Monday, March 25, 2019

Quilt & Fiber Art Museum

Here is the historic building in LaConner, WA that houses the Pacific Northwest Quilt and Fiber Museum. Isn't it lovely?!

The quilts that greeted us are in the museum collection. The volunteer said they were put up to bring a bit of spring to the PNW. It has been so snowy, cold and wet. Perfect way to welcome spring.










 I'm pretty sure several fabric in this 1840's quilt have been reproduced. 

The Hartsford Quilts weren't quite what I was expecting, but still fascinating and a terrific story. 
“The Hartsfield’s collection’s roots date back to the early 1850’s with my great, great, great grandmother who lived in Whitlock, Tennessee, and whose name was Ms. Molly. She was the seamstress for the plantation’s master and she was his property. As a slave, she was “beholden” to her slave master’s wishes, and she bore two children by her owner. Ms. Molly had two children out of slavery; the name of one son is Richard Caldwell, who is my great grandfather [x4], the other son’s name is unknown.”
                                                 Jim Tharpe

 I'm still a little confused if photos were allowed or not, so I am only sharing the 3 quilts that a pattern has been reproduced and can be purchased by contacting the museum.
Make sure to read the story below. This one was behind glass so was harder to photograph. The one made from the pattern looked like a really good copy.


What I love about these quilts is that the quiltmakers had to make do! Love those 3 green background blocks.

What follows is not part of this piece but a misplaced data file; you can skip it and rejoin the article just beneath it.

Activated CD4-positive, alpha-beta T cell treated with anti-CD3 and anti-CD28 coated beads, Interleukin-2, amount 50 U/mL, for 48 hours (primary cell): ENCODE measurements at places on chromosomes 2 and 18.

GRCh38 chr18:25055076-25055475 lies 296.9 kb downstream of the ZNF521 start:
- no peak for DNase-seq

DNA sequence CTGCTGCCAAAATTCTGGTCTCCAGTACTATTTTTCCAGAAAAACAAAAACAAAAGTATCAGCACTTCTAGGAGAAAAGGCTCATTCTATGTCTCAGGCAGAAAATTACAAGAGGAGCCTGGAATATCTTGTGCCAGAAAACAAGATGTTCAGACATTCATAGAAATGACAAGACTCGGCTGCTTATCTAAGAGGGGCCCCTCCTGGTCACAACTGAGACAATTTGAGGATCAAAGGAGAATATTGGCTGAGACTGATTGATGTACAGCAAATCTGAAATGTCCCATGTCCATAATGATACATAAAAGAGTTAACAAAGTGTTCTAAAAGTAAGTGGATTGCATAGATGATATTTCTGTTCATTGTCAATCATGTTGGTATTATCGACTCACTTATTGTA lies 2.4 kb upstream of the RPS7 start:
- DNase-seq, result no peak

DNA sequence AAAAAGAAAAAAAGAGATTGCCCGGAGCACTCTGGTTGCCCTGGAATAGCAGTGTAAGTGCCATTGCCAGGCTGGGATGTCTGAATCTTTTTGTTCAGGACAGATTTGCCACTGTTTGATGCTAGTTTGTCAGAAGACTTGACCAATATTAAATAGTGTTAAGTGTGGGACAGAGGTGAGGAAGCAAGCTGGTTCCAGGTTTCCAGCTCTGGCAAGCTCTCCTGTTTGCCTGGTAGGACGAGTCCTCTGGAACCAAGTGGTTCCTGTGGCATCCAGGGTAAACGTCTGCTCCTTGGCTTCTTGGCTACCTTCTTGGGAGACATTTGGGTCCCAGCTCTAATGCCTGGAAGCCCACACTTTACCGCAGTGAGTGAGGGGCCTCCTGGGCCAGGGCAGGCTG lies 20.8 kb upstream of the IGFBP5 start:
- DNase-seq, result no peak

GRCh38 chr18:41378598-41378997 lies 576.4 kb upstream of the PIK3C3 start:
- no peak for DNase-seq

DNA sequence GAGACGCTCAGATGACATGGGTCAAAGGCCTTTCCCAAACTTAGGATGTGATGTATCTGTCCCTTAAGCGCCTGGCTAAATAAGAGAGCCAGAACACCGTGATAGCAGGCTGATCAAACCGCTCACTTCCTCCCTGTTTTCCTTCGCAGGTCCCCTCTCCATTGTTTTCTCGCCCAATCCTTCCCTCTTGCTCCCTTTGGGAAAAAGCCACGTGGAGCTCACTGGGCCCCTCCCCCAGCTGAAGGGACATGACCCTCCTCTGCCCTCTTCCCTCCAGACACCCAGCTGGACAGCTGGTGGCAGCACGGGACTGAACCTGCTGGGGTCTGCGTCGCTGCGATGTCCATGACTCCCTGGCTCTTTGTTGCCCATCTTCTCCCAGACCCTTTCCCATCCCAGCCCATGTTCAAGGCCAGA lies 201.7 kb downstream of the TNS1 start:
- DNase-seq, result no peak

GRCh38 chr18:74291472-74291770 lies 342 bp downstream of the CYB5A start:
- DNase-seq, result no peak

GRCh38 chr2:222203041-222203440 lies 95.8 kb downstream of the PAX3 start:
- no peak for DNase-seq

We had a feeling these were from pajamas. How sweet!


I LOVE the half blocks all the way around this quilt! I'm not sure the pattern has them or not.

I love that the quilt owners feel a deep responsibility to keep and document these family quilts- no matter how humble they are. 



23 comments:

  1. Thanks for sharing these lovely quilts. The close up of the one that you thought were pajamas is a cowboy feedsack print. I have it in 3 different colorways. I'm sure the did make PJ's out of feedsacks!

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  2. An amazing collection of family quilts, how nice that they weren't given out individually to various family members who might not have valued them as highly. Thanks for sharing!

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  3. What an amazing house! Oh if those walls could talk, what stories they would tell! And I love looking at the fabrics in old quilts as much as the patterns and designs. The last quilt though, I love everything about it. How I wish I had been able to hear the stories of the person(s) who stitched on it. Thanks for sharing.

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  4. Love the house and the quilts are lovely. The hand quilting magnificent!

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  5. Thanks for this Lori! The story of the quilt collection is fascinating. The quilts at the top of the post are fabulous!! I love the triple line quilting inside the feathered wreaths - gorgeous!

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  6. Fun post! I am amazed at how bright the cheddar is! I always thought older fabrics were more muted colors.

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  7. Thanks for sharing! How great that you were able to see them up close.

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  8. The quilting in the first quilt is stunning. We just don't do it like that anymore. Thanks for the tour.